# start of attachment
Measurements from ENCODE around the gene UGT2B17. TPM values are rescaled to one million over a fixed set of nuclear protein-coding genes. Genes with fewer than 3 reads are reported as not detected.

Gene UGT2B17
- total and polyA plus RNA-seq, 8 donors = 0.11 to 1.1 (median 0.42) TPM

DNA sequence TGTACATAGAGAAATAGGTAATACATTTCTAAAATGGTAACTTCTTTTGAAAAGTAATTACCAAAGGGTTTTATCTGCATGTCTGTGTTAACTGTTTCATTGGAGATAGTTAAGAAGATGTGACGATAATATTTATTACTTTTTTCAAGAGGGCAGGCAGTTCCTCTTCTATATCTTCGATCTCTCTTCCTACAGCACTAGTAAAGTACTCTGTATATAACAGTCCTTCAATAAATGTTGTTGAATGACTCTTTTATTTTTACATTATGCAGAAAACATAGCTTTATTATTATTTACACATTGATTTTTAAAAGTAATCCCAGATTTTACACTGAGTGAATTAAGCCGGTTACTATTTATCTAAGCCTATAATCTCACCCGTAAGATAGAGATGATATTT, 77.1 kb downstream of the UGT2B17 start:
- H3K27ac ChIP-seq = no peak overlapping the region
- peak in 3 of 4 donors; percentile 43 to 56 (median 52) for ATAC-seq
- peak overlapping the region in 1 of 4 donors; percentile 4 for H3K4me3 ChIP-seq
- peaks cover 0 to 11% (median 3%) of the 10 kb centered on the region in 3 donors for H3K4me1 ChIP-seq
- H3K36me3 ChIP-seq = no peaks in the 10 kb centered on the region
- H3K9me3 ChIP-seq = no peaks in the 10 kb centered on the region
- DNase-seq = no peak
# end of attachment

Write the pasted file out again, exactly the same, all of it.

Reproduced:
Measurements from ENCODE around the gene UGT2B17. TPM values are rescaled to one million over a fixed set of nuclear protein-coding genes. Genes with fewer than 3 reads are reported as not detected.

Gene UGT2B17
- total and polyA plus RNA-seq, 8 donors = 0.11 to 1.1 (median 0.42) TPM

DNA sequence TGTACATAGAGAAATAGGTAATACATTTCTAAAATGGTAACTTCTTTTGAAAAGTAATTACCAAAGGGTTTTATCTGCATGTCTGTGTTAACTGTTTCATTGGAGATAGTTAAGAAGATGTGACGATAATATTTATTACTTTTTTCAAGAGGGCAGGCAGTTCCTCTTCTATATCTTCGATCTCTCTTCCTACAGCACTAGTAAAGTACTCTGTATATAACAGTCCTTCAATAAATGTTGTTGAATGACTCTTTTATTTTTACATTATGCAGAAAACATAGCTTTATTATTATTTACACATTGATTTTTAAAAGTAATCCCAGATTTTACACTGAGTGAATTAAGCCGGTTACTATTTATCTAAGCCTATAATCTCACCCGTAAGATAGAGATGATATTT, 77.1 kb downstream of the UGT2B17 start:
- H3K27ac ChIP-seq = no peak overlapping the region
- peak in 3 of 4 donors; percentile 43 to 56 (median 52) for ATAC-seq
- peak overlapping the region in 1 of 4 donors; percentile 4 for H3K4me3 ChIP-seq
- peaks cover 0 to 11% (median 3%) of the 10 kb centered on the region in 3 donors for H3K4me1 ChIP-seq
- H3K36me3 ChIP-seq = no peaks in the 10 kb centered on the region
- H3K9me3 ChIP-seq = no peaks in the 10 kb centered on the region
- DNase-seq = no peak